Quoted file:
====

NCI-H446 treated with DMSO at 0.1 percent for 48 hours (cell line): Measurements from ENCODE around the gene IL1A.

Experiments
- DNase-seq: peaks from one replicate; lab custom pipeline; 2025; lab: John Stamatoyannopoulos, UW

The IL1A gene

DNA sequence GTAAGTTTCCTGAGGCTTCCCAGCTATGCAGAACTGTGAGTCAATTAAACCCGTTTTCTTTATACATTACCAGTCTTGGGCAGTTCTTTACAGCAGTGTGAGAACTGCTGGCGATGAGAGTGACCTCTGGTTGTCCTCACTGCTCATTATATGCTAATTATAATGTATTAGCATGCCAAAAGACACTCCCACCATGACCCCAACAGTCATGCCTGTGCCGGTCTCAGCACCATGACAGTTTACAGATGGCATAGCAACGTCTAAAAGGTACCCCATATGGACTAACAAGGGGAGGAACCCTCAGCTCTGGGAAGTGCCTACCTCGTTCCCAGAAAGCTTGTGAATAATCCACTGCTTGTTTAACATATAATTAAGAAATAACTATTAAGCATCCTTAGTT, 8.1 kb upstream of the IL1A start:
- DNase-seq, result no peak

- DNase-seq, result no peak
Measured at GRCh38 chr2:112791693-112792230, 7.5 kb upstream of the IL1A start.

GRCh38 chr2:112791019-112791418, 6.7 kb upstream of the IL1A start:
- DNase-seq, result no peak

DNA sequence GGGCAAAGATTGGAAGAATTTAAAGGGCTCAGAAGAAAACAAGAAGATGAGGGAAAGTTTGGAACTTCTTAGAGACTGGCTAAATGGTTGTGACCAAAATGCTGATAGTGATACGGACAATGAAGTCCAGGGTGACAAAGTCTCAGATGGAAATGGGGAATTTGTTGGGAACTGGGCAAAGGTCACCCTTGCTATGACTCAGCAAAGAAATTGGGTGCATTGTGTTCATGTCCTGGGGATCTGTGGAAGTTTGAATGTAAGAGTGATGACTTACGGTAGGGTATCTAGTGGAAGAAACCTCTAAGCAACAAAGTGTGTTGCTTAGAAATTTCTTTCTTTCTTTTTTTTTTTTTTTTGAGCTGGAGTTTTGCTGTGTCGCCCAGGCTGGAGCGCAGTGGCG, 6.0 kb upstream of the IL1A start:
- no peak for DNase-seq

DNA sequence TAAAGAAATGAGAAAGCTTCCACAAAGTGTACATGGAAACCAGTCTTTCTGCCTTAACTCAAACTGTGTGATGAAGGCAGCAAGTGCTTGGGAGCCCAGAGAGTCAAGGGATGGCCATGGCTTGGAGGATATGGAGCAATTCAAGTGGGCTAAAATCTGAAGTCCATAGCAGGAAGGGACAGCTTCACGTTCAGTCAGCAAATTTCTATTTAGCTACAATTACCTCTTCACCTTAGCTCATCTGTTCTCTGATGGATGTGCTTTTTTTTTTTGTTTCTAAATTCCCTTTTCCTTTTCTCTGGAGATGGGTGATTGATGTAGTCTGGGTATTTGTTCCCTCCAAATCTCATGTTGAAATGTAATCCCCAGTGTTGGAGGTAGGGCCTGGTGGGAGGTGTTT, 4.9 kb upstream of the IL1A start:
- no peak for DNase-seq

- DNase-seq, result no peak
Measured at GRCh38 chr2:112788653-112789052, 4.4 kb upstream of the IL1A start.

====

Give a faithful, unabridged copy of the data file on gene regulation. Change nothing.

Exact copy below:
NCI-H446 treated with DMSO at 0.1 percent for 48 hours (cell line): Measurements from ENCODE around the gene IL1A.

Experiments
- DNase-seq: peaks from one replicate; lab custom pipeline; 2025; lab: John Stamatoyannopoulos, UW

The IL1A gene

DNA sequence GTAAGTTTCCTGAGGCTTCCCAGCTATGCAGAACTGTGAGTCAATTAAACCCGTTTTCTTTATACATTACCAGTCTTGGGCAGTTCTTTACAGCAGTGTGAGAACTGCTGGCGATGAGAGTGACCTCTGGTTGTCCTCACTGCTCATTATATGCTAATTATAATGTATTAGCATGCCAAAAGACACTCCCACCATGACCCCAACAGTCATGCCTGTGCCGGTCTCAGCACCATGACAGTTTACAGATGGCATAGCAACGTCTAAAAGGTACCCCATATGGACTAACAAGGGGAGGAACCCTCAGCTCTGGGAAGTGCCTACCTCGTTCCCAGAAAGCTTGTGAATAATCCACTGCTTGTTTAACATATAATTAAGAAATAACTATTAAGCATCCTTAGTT, 8.1 kb upstream of the IL1A start:
- DNase-seq, result no peak

- DNase-seq, result no peak
Measured at GRCh38 chr2:112791693-112792230, 7.5 kb upstream of the IL1A start.

GRCh38 chr2:112791019-112791418, 6.7 kb upstream of the IL1A start:
- DNase-seq, result no peak

DNA sequence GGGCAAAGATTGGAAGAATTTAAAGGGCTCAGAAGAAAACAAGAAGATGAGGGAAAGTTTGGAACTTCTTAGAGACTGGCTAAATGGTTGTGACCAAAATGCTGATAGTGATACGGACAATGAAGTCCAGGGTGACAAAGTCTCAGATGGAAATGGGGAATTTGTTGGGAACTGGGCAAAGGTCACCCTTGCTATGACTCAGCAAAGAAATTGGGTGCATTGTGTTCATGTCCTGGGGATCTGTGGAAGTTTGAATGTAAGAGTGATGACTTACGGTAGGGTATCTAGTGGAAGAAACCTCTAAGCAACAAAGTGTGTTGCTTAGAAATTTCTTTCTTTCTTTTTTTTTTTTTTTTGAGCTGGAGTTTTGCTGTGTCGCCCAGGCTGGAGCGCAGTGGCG, 6.0 kb upstream of the IL1A start:
- no peak for DNase-seq

DNA sequence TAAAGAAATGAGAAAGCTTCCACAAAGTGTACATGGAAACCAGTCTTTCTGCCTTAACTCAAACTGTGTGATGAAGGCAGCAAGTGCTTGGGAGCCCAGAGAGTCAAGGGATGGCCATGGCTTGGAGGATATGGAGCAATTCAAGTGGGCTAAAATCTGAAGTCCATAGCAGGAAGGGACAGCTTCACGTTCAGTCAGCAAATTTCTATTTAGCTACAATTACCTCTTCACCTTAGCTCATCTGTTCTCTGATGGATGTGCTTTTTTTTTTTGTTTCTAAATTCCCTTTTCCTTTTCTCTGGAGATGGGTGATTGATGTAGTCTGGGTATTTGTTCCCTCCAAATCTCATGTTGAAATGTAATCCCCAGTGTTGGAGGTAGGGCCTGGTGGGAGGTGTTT, 4.9 kb upstream of the IL1A start:
- no peak for DNase-seq

- DNase-seq, result no peak
Measured at GRCh38 chr2:112788653-112789052, 4.4 kb upstream of the IL1A start.